A plan that could affect sewage treatment plant expansions in Mohave County is being reviewed by a committee of public officials, a consultant said.
A technical advisory committee is reviewing the preliminary revision of the county's water quality management plan, regulatory specialist Jody Noble said.
Noble is with Stantec, a Phoenix-based consulting firm hired by the county to update a plan initially adopted in 1978.
The Section 208 plan for water quality and sewage treatment is required under the provisions of the federal Clean Water Act.
The plan would identify federal funds to be used for paying for new sewer plants or expanding plants in the portion of the county outside the Indian reservation.
Noble said she and consultant Jill Himes of Chandler plan to go over the draft by the end of the month with county Planning and Zoning Director Chris Ballard, who heads the committee.
Noble and Himes began revising the plan three months ago at City Hall in Kingman.
"We're going through revisions internally right now," Himes said.
"Right now, it has pretty minor (changes), a few minor things with the cities.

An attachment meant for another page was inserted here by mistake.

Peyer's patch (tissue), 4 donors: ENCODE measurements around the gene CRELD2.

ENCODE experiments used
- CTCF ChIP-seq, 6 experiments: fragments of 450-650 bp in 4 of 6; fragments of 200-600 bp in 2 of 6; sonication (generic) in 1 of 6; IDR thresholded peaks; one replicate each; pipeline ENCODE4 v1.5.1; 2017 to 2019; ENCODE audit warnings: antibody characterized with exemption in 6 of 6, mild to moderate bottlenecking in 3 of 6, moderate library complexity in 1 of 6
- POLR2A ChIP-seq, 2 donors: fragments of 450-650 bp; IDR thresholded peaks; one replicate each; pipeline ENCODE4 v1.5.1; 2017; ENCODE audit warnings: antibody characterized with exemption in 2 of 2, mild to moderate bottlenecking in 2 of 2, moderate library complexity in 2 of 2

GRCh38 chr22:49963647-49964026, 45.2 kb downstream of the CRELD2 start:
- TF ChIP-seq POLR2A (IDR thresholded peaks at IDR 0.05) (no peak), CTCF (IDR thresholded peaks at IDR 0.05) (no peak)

They have additional technical information like about where the water service is and where the sewer service is and where the wastewater plants are, and things like the capacity of their wastewater treatment plants."
The revised plan will not affect homeowners, but it could apply to developers and cities, Noble said.
She said developers could have to apply to the county for an amendment under the plan if they want to install prefabricated sewage treatment plants or a septic tank cluster systems that serve several homes.
Noble said city governments will need to apply to the county for an amendment that would allow them to expand existing sewage plants.
She said a 208 plan is "kind of a baseline data of where the county is now in terms of water quality management."
The plan, she said, will contain Geographic Information System maps that include current and planned service area boundaries for sewage treatment plants within the county as well as maps of watersheds (basins) and water bodies such as Lake Mead.
Noble said the committee will forward the draft plan to the Arizona Department of Environmental Quality, which will have a month to review it.
Supervisors would vote on it after a 30-day public comment period.
The supervisors must adopt the final plan by June 30, Noble said, adding ADEQ and the federal Environmental Protection Agency have the final say.
She said the process could take a year to 18 months.
Ballard could not be reached for comment.
For more information, send an e-mail to Plan208@stantec.com.